As for me personally, I was not sold on Barack Obama - well, I am still not fully sold on Barack Obama. I guess I like him about as much as I can like a politician. I'm not sure. I'm pretty sure I like Michelle Obama more than I like Barack Obama. When he announced he was running my feelings were mixed. I was very pro Hillary but happy for Barack. I thought he would make a nice vice-president. I had no intentions of voting for him in the primaries until... Hillary lost it for me. Her behavior, I won't get into specifics, turned me off. Most people didn't know I was initially for Hillary because they assumed. Yes, I always liked Barack Obama but I did not always plan to vote for him. It was assumed by Democrats, Republicans, Libertarians, Green party members, etc. that I was for Barack Obama. Why is that? Simply because we're both black. I didn't know who to vote for when our primary rolled around so I just voted for Barack just because. I didn't vote for him because he is black. I feel my gender more than I feel my race daily so if that were the case I would have voted for Hillary. I just couldn't not vote for someone. I am black and I am a woman. Too many people died, too much blood shed, too many tears, too much went on for me to have the right to vote. I will never not vote no matter how much I don't like the options. So this is the truth of the matter. I'm not a Republican. I'm not a whole hearted Democrat. I'm not anything. I don't like John McCain or Sarah Palin. I didn't pay attention to the other parties candidates. So It's Obama/Biden. My truth is the truth for a lot of people. Vote for the one you dislike the least. Yes, Barack Obama is handsome and a wonderful public speaker but I'm voting for him because he's the best option I have. Not voting is not an option to me so this is it. If I wanted to vote on race or gender or something I'd vote for the Green Party candidate - I mean, she's black and a woman! Two for one! To be honest, I constantly fret over how well Obama will do. I am completely confident he'd do much better than McCain but the odds are stacked against him since the country is already going to shit and he hasn't even made it to office yet. I worry that the job is nearly impossible, our downfall inevitable. I worry that he will become the scapegoat and we will never again have another black president.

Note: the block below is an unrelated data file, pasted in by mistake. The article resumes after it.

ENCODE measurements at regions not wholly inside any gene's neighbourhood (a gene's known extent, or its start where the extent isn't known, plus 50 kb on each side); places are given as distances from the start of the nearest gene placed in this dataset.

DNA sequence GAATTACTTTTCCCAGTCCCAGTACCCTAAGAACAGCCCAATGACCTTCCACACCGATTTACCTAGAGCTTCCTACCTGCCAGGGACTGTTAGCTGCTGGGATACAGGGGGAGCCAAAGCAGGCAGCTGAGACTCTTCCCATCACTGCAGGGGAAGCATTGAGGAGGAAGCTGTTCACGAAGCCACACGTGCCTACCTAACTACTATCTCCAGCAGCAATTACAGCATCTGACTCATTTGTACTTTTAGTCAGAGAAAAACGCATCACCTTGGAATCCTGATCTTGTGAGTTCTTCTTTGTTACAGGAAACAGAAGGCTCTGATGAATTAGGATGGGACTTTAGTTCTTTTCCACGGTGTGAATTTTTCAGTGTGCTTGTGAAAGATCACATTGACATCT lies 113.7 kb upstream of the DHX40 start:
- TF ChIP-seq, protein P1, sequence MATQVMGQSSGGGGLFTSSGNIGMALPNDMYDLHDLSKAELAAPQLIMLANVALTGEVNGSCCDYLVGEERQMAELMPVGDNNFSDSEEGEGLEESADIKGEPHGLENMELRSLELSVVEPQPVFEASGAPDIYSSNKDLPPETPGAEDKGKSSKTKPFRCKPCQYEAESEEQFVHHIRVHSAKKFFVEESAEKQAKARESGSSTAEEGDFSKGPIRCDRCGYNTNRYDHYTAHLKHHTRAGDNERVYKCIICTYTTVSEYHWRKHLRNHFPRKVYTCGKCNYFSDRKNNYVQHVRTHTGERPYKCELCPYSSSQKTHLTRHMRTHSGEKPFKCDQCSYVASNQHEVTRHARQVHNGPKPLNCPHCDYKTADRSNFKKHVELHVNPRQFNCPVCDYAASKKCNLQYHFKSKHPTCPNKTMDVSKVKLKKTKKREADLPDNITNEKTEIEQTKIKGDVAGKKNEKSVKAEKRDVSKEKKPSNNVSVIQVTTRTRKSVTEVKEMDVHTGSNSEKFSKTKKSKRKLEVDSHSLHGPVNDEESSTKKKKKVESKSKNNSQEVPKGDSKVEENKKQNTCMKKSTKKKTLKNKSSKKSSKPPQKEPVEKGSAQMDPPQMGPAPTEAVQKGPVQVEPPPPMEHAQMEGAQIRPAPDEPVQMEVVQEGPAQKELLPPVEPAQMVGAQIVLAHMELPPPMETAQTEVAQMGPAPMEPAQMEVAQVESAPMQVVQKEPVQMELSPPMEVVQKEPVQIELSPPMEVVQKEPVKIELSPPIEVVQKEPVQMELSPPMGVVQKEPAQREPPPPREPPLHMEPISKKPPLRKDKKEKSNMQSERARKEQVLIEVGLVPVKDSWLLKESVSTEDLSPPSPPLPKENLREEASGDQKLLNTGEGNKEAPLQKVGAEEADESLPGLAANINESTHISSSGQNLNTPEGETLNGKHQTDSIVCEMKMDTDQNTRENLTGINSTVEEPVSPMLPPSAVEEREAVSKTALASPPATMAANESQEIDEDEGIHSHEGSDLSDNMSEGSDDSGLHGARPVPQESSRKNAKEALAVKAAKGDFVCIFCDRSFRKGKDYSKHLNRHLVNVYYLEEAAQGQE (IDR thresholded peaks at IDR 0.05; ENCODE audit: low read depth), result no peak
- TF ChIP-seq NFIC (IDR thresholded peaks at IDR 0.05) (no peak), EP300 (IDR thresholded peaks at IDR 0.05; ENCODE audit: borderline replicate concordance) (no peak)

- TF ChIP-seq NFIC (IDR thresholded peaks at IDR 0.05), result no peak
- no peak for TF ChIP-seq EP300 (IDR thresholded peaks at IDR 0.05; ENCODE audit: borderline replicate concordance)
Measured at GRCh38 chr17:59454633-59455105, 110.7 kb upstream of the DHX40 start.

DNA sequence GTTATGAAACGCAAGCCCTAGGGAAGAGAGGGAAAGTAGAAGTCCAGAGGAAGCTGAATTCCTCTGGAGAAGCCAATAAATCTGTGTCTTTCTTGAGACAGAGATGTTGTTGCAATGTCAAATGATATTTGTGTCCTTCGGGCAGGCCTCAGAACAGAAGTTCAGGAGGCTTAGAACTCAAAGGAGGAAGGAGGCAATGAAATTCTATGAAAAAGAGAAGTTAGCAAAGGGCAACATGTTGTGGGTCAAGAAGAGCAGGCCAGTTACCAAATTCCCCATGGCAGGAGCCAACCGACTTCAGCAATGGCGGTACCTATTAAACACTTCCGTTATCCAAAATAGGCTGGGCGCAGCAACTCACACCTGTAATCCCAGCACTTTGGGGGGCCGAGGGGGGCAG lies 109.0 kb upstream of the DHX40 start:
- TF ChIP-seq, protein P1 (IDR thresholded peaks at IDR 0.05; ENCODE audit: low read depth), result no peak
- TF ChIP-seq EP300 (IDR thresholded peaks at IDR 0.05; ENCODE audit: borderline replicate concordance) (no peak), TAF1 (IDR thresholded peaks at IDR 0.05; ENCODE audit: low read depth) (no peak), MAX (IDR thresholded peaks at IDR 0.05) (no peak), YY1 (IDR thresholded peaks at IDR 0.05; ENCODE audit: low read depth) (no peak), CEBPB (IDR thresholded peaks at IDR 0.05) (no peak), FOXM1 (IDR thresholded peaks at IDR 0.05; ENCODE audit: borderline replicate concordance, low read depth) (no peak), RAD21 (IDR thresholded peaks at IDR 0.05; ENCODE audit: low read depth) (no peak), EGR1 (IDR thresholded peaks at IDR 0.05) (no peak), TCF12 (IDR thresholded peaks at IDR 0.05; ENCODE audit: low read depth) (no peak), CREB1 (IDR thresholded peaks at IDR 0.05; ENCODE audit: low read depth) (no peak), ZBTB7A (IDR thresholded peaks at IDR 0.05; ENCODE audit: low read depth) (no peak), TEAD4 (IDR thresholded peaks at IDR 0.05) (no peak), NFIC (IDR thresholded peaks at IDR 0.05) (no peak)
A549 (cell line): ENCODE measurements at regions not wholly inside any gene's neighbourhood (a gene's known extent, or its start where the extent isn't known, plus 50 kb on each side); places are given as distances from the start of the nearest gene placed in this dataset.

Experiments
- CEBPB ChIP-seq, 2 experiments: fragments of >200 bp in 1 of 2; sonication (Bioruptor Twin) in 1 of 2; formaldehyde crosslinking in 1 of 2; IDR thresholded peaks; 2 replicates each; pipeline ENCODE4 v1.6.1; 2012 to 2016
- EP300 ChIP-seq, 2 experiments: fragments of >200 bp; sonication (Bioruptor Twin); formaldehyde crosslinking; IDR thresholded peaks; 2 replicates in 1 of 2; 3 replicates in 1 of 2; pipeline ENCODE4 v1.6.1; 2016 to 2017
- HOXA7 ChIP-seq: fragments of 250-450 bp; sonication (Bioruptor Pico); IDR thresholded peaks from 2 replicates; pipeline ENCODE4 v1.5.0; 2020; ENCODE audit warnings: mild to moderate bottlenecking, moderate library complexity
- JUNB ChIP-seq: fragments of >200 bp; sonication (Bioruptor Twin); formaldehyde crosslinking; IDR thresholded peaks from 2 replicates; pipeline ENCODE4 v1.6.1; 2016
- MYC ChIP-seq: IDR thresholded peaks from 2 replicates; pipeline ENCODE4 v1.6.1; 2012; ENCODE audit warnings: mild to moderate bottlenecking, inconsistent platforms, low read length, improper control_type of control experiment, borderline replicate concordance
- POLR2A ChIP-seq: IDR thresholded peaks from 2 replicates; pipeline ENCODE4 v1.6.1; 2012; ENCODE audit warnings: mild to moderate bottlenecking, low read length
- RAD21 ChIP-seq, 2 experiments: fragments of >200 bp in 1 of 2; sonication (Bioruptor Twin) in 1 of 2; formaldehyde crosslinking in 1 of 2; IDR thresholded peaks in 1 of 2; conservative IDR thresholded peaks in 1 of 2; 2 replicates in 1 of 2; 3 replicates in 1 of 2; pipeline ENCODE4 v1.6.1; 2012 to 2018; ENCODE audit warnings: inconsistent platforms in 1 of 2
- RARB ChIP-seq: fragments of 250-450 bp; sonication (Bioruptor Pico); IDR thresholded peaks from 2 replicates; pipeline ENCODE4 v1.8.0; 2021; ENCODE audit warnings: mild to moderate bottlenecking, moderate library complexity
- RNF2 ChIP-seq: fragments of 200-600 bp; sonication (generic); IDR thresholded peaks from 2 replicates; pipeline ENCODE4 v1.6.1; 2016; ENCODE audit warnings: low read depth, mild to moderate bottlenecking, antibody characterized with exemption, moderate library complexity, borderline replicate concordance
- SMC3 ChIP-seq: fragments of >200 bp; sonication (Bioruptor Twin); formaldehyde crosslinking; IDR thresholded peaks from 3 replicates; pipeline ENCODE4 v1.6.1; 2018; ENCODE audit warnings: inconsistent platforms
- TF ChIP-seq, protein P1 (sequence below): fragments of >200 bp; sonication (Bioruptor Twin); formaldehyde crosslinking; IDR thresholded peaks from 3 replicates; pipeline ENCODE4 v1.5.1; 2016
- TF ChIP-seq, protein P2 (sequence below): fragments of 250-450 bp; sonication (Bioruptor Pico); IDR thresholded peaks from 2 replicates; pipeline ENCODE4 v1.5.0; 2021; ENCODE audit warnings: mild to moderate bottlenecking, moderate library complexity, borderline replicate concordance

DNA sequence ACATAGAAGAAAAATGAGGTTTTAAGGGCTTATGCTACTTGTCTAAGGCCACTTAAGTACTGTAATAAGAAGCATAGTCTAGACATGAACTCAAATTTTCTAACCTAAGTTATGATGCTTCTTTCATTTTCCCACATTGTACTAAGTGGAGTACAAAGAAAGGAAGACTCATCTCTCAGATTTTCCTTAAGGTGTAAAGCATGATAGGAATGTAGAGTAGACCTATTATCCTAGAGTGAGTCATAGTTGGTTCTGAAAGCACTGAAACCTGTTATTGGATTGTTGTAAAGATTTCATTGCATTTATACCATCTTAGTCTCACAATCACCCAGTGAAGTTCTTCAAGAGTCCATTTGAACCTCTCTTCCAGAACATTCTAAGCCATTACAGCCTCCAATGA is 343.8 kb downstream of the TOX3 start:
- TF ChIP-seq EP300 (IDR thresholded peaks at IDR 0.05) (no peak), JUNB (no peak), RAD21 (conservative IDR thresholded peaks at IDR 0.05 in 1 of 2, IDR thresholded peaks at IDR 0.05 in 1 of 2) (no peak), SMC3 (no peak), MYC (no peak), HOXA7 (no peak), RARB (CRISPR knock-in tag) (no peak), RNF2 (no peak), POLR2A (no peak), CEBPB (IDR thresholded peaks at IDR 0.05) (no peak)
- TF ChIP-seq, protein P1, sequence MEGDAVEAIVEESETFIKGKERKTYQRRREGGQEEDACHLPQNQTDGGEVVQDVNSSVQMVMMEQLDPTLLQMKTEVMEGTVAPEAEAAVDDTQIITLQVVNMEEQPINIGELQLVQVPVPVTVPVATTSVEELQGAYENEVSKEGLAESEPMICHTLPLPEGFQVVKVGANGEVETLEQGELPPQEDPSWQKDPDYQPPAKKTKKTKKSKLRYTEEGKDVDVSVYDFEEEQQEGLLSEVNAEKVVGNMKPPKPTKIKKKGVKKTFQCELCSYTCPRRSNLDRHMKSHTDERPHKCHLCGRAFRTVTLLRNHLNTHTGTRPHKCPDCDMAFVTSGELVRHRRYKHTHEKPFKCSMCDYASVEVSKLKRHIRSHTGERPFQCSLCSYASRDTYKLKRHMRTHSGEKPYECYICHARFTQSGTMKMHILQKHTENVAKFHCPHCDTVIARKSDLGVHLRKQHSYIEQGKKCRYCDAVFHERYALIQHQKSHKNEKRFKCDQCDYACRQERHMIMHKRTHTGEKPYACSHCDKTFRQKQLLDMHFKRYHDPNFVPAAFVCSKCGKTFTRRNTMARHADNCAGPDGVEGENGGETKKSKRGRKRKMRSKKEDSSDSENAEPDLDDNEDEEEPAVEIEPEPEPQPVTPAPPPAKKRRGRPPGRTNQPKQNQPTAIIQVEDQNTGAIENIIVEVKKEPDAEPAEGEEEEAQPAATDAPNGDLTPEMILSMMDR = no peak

But I know, some of you are still not convinced. You are convinced if Barack Obama had the same platform as John McCain I'd still vote for him. You make these assumptions simply because I am black. I've already told you how wrong you are but you will still believe it. So, now I ask you to look at it from another angle. I know I am asking too much of some of you when I ask you to try to see it from a different point of view. What if I were voting for Barack Obama just because he is black? What if every single black person in the country only voted for Barack Obama because he is black? So what? Unfortunately, people have the right to vote for whomever they choose and the reasoning can be as trivial as they'd like. But, race is not trivial. Especially not to those older than I. Those who remember segregation. My mother was born in 1954, the same year as Brown v. The Board of Education. Explain to me then why it was not until she was already in high school that the schools in Tangipahoa Parish, LA were desegregated. She remembers. This fair chance for a black man means something to her. Even if she weren't voting for him, she would be in awe that he made it this far. Can you imagine what it means to her to be able to vote for him after she has spent her whole adult life voting for white men and women. This is her youngest child's first presidential election (I was 17 days too young in 2004) and I will be able to vote for a black candidate. Can you imagine what that means to a black woman raised in the south during the civil rights era? Can you? I think back to Michelle Obama's now infamous statement about how for the first time she felt really proud of her country. So many jumped at the chance to call her un-American. I hate to break it to you but this is the reality for those unfairly handed second class citizenship status. I have still not seen a reason to be truly proud of my country. I refuse to feel ashamed of black people who only are only voting for Barack Obama because he black. Like I already said, it is no more than the white people (and other non-black people) not voting for Obama because he black. Besides, haven't white people always voted for white people because they were white? White men specifically? Isn't that why a black candidate and a female candidate never had a chance until this year? Or am I not supposed to point that out?